A Baseline : K2IncenseOnline

Today’s (admitedly brief) offering is meant to serve as an example of an acceptable, if slightly less then desirable, baseline one can use to measure the bare minimum to demand from an online herbal vendor. This isn’t to imply that they are a particularly good example of a vendor, but they’re a reasonable approxamation of the bare bones you should look for. Kind of like it takes more then a set of wheels and an engine to make a car, but you aren’t getting very far if the basics aren’t accounted for. Our look at K2IncenseOnline is all about the basics.

And basic is about all you’re going to get off of this site. There are no frills, no flare, and nothing really of much distinction or remark. Practically speaking, this also means they aren’t bloated with a bunch of useless or otherwise annoying crap. No sleazy incense burners or vague scrapes at legitimacy here, just an assortment of commonly offered salts, incense and party accessories on a carefully but unambitiously crafted template storefront website meant to obviously draw in the (honestly quite passe) “K2 incense” search traffic.

The simple grid layout and side bar menu is a good benchmark for navigability. After all, if you can’t find what you want to buy, you aren’t going to buy it. Wall o’ Text and link driven attempts like Herbal City’s didn’t work in 1998, and they don’t work now. Never underestimate the ire of an annoyed customer either. Too much crap and a divorce from simplicity can work against you. Too much can be overwhelming and can drive traffic away.

The second thing you need to have are reasonable prices, and K2IO is a reasonable approximation of ‘fair’. They aren’t the cheapest, but they aren’t clubbing you over the head and taking you for all you’re worth either. Give yourself a few bucks of variance either way based on what you see here. Any cheaper, and something is fishy (or they’re recouping the cost elsewhere). Any pricier, and you’re getting ripped off (unless they’re shipping it to you in a solid gold box or something).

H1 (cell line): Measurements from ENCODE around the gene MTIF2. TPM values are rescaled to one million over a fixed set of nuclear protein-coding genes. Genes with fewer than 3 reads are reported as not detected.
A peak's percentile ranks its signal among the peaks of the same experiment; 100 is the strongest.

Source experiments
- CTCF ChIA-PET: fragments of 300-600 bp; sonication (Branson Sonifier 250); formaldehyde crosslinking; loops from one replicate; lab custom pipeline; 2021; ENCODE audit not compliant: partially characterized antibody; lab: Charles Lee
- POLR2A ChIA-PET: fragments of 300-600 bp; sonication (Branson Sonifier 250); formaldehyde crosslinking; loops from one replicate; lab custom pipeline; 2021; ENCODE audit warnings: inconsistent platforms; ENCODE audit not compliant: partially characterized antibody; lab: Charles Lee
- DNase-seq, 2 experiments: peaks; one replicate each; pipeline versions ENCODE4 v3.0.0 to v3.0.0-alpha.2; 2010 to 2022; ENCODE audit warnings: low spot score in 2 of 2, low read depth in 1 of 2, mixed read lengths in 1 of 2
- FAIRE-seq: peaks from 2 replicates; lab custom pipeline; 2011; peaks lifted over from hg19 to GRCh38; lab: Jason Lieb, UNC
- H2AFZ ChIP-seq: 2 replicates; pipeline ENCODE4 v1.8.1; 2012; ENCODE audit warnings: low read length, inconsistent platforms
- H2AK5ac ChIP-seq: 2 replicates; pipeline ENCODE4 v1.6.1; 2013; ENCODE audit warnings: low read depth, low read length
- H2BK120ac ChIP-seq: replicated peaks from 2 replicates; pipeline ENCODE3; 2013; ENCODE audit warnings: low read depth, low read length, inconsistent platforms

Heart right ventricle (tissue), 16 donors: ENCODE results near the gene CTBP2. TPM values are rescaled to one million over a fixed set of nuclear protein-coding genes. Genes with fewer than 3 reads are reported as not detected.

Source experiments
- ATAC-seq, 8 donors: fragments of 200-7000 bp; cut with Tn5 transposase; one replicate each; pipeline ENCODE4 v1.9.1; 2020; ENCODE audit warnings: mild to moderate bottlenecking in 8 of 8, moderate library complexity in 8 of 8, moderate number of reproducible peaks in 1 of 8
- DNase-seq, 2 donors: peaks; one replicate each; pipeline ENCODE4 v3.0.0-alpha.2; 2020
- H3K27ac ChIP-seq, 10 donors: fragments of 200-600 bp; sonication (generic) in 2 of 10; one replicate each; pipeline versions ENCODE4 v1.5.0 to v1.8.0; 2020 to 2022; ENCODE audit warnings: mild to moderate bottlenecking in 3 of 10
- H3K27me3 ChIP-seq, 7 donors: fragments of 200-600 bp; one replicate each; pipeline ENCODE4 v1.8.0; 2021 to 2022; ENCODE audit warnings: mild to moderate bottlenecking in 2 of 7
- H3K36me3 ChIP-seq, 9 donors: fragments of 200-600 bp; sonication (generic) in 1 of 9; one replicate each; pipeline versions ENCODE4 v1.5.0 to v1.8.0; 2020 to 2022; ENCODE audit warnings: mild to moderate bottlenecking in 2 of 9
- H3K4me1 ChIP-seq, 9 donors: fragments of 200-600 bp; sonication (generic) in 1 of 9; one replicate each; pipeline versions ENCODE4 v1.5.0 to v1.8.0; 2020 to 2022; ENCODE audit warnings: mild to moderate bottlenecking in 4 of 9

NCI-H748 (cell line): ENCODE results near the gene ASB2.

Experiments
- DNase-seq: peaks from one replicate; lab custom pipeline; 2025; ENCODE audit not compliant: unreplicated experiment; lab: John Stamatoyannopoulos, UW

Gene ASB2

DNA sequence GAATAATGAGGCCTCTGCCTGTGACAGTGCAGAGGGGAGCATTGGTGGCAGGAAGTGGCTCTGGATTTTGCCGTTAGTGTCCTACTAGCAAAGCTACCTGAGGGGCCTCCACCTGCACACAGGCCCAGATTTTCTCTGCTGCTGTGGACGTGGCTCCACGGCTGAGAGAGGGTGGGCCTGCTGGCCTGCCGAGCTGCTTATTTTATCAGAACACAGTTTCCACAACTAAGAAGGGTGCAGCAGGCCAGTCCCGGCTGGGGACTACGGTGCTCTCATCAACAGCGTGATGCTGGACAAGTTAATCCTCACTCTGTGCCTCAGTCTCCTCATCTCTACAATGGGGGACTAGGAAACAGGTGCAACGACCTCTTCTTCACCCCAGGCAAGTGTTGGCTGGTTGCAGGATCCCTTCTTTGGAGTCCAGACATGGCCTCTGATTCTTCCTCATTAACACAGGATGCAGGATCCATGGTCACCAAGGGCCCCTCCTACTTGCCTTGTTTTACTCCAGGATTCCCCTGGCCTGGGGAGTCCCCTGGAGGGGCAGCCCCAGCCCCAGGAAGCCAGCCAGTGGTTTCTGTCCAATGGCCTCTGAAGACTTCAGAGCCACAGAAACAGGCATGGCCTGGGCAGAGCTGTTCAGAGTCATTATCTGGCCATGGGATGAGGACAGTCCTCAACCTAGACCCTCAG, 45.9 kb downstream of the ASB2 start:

The real reason why I wanted to call up K2IO is the fact that they cleanly and succinctly lay out what a secure and trustworthy-ish payment processor explanation and terms and conditions should look like. No fancy language, no pitiful attempts to hide holes in the system. Just straight forward, zero bullshit, and plainly stated language about what they do and what you can expect. They key components to look for are SSL transmission AS WELL AS a secure payment processor. As we’ve talked about before, you need BOTH. Lacking one or the other might as well mean you’re writing your info on a postcard. Demand a statement that is overt and states plainly that they use both and that no information is retained, or move on.

Beyond that, you should be given obvious and reasonable information about your package, how it will be shipped, and how it will arrive. You also should be given overt information about their return policy. Despite what your jerking knee might think, “All Sales Final” is a reasonable return policy, especially when coupled with “but we’ll fix it if it’s our fault”. You do, however, need to know if that’s the case up front. You also want to know when you can reasonably expect your shit to get there, so knowing that if there is a shipping cutoff and knowing how often they ship allows you to plan accordingly when placing your order.

Lastly, the FAQ is straightforward, answers any remaining questions about the interaction, and provides an obvious means of contact and stipulations for doing so.

As stated. This is a baseline. Could you order from here? Sure, but again, as a last resort. If anything, this is an example of the bare minimum to require from any place you shop from.


About legalhighproviders

I'm a 20-something journalist appalled by the silliness of our country and it's laws. We persecute people for plants. So, ever the fan of better living through chemistry, I'm starting this blog so that my peers, friends, and the general internet can find reliable alternatives.

Posted on May 17, 2012, in Reviews. Bookmark the permalink. Leave a comment.

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